JAKARTA, Indonesia — Indonesia is prohibiting travel during the popular homecoming period to celebrate Eid al-Fitr.
COVID-19 cases have been decreasing in the world’s most populous Muslim country, but the government imposed the ban after seeing a significant rise in the mortality rate last year after the Eid holiday marking the end of Ramadan.
The ban started Thursday and will last for 12 days, exempting only civil servants, police and military officers, and those who need to travel for work.
Indonesia has confirmed more than 1.6 million cases and 46,000 deaths from COVID-19, the largest totals in Southeast Asia.
— Biden administration joining calls for more sharing of vaccine technology to help speed the end of the pandemic
— Every Republican in Congress voted against the pandemic relief bill Biden signed into law, but they’re touting its accomplishments
— India hits another grim record, adding 400,000 new cases, as it works to move lifesaving supplies where they are most needed
— India’s diaspora is tapping its wealth, clout and expertise to help India combat its catastrophic coronavirus surge
— Most elementary and middle schools open for in-person learning, but remote is still the choice of many students
— Follow more of AP’s pandemic coverage at https://apnews.com/hub/coronavirus-pandemic and https://apnews.com/hub/coronavirus-vaccine
HERE’S WHAT ELSE IS HAPPENING:
WELLINGTON, New Zealand — Soldiers and police in the Pacific nation of Fiji have surrounded and locked down a major hospital.
Health authorities say they are quarantining 400 patients, doctors, nurses and other staff within the compound until they can determine who had contact with a coronavirus patient who died there.
The 53-year-old patient at Lautoka Hospital was only the third person to die from the virus in Fiji, which has about 1 million people. But the nation’s leaders are deeply worried that the latest outbreak is spreading, especially after two doctors at the hospital tested positive for the virus.
A health official says the hospital is closed and all medical services are being diverted to other facilities. The official says those sequestered in the hospital will be provided with food, bedding and whatever other supplies they need.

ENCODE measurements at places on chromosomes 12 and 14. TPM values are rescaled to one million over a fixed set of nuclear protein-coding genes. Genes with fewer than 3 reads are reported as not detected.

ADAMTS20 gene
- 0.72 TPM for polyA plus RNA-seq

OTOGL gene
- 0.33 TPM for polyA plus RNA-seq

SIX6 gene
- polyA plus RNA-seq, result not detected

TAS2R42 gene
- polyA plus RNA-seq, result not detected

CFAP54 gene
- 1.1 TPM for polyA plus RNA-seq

MANILA, Philippines — Philippine President Rodrigo Duterte has asked China to take back 1,000 doses of donated Sinopharm vaccine after he was criticized for getting the injection even though the vaccine hasn’t been authorized for public use in the country.
The Philippine health secretary injected Duterte on Monday, and an unspecified number of Duterte’s guards received the Sinopharm vaccine in secrecy.
Duterte said he told the Chinese ambassador “that this came under criticism because Sinopharm did not undergo examination so let’s just do away with it. You withdraw all Sinopharm vaccines, 1,000 of them.”
Duterte said his injection did not breach any regulation because it fell under a “compassionate use” exemption.
Critics, however, said Duterte and Health Secretary Francisco Duque III made a mockery of vaccine regulations while ordinary Filipinos have struggled with a plethora of pandemic restrictions.
NEW YORK — New York Gov. Andrew Cuomo says Broadway theaters can reopen Sept. 14. Many Broadway productions are scrambling to resume ticket sales in the coming days to welcome theater-goers this fall after city and state leaders have green-lit a reopening of the Great White Way at full capacity.
Broadway theaters will be allowed to decide their own entry requirements, like whether people must prove they’ve been vaccinated to attend a show.
Selling tickets will allow theaters to gauge interest before stages open, said Robert Mujica, Cuomo’s budget director. The Broadway that reopens will look different, with “Frozen” and “Mean Girls” deciding not to restart.
WASHINGTON — The U.S. departments of health and housing have launched a joint project to provide coronavirus vaccines to the homeless and people living in low-income neighborhoods and subsidized housing.
Health and Human Services Secretary Xavier Becerra and Housing and Urban Development Secretary Marcia Fudge made the announcement on Wednesday during a visit to Community of Hope. It’s a service organization in an area of the nation’s capital that’s had high rates of coronavirus and relatively low rates of vaccination. The organization runs community health centers while also working to end homelessness among families.
“I think it is past time that this country understands that its government does care about them,” Fudge said. “We have gotten the low-hanging fruit — the people who really want the vaccines —now we have to go and do the next step.”
Becerra says the Biden administration is trying various communication strategies. Those include directly reaching people who lack internet access and enlisting ministers, community leaders and sports figures as vaccination advocates.
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